National Cotton Council economists say cotton’s 2013 outlook will be influenced by China’s policy decisions and continued competition from man-made fiber.
Dr. Gary Adams, NCC’s vice president of Economics and Policy Analysis, told delegates at the NCC’s 75th annual meeting in Memphis that recent data on fiber market share clearly demonstrates the many challenges the cotton industry faces in 2013.
“Measured on the basis of pounds of cotton fiber, the 2012 U.S. retail cotton market fell to the lowest level since 1996, amid a fourth consecutive year of declining market share,” he said. 2012 retail cotton consumption is estimated to be the equivalent of 17 million bales of fiber.
In part, the loss in market share is the result of cotton prices that have been uncompetitive with polyester. As raw fiber prices have moderated in recent months, cotton textile products also have become more competitive with manmade fiber products. Assuming these relative prices continue at levels comparable to current values, market share is projected to stabilize, leading to a modest growth in cotton net domestic consumption for 2013.
“However, cotton is unlikely to reclaim market share unless cotton prices trade at levels below polyester,” Adams said.
NCC sees 2013 world mill use of 108.7 million bales, an increase of 2.5 percent from 2012. More specifically, international mill demand outside of China is estimated to increase by 5.7 percent for the 2013 crop year, with more than half of the growth being accounted for by India and Pakistan.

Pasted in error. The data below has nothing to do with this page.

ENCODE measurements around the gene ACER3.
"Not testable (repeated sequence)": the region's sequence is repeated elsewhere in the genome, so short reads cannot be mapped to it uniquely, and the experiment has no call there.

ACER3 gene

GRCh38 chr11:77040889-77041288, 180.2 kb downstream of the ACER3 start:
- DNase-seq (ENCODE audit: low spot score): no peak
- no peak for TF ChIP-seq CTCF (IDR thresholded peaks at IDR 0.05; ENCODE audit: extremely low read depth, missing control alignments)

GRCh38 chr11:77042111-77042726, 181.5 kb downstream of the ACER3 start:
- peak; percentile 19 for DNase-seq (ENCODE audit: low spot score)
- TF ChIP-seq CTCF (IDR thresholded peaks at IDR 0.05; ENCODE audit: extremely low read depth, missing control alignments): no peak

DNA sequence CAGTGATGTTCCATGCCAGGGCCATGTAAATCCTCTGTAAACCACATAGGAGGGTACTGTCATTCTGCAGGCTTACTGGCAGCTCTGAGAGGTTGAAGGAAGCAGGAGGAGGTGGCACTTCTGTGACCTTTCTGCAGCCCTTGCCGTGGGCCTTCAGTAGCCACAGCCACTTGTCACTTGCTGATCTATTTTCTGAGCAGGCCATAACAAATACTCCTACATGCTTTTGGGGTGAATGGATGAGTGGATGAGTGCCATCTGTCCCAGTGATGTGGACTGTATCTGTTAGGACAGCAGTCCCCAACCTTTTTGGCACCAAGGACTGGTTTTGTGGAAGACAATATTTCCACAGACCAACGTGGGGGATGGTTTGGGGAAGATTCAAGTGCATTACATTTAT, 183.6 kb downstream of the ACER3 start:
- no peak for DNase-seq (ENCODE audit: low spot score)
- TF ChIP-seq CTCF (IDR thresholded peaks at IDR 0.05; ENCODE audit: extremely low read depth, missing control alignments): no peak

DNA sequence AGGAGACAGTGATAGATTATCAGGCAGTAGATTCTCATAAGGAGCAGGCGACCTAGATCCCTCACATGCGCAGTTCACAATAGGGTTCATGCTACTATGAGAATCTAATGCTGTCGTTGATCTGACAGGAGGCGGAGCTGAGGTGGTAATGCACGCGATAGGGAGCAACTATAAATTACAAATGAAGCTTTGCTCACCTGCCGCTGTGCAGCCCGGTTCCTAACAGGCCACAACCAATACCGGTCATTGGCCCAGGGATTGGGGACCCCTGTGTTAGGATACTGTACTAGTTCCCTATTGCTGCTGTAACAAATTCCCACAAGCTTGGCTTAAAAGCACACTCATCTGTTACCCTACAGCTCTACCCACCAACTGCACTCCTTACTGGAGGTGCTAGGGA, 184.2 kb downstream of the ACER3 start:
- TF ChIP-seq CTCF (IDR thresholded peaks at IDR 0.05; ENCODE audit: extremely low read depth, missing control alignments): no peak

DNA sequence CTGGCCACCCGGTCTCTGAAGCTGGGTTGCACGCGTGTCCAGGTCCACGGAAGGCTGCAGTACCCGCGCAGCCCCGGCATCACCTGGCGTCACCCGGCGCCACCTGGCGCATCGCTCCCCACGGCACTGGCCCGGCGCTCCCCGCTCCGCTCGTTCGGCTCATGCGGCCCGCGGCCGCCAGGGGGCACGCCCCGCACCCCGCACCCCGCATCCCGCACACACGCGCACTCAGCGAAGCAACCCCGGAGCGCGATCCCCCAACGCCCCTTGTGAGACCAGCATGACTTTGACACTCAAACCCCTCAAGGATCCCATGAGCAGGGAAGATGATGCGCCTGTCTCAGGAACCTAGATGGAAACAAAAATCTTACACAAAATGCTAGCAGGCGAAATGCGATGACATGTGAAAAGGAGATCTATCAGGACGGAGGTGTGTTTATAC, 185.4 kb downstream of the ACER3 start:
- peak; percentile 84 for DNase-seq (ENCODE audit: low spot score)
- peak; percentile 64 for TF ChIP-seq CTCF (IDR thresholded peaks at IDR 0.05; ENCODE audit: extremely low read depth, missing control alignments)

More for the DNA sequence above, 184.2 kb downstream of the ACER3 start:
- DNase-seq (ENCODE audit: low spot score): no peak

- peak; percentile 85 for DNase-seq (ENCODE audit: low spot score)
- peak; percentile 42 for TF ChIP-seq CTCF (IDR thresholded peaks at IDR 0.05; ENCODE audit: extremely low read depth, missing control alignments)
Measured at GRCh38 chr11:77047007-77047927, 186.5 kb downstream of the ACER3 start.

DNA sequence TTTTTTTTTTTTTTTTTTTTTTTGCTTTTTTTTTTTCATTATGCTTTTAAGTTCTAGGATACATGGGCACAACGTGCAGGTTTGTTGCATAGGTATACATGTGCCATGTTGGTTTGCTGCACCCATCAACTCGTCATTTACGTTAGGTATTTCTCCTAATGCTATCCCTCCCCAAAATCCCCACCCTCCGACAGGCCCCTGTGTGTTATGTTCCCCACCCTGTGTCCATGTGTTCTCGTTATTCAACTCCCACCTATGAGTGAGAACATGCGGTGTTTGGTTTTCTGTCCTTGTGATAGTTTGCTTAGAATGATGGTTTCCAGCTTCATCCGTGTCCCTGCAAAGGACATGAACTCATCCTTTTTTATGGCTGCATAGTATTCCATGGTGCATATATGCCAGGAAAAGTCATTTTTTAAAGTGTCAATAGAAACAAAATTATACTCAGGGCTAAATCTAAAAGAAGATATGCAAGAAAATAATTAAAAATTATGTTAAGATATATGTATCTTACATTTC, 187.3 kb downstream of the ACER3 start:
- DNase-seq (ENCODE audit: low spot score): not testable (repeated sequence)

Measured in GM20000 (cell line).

“This demonstrates that a shift is under way in terms of where cotton is spun into yarn,” Adams said.
Continued growth in mill use is being supported by the relatively stable price pattern of recent months, more competitive prices when compared to polyester, and more favorable spreads between yarn values and fiber prices.
China’s current inventory policy is another factor lending support to mill use in other countries. By purchasing their domestic production at prices 40 to 50 cents above world prices, China is insuring that their internal prices are well above world prices, and causing their cotton spinning to be uncompetitive.
For China, differentials between yarn values and fiber prices are only one-third of those in India and Pakistan. Fabric manufacturers in China are increasingly looking to fill their yarn demand with imported product.
China’s current policy, while supporting prices received by farmers, acts as a tax on textile mills and has furthered the shift to manmade fiber. Over the 2009 through 2012 marketing years, mill use in China declined by almost 15 million bales. Over that same period, China’s use of man-made fiber grew by 40 million bales, dropping cotton’s market share from 30 percent to 19 percent.
Continuing to operate the program in a manner similar to the past year will maintain pressure on China’s cotton spinning mills. As a result, China’s mill use for the 2013 marketing year is expected to decline further, falling to 34.3 million bales.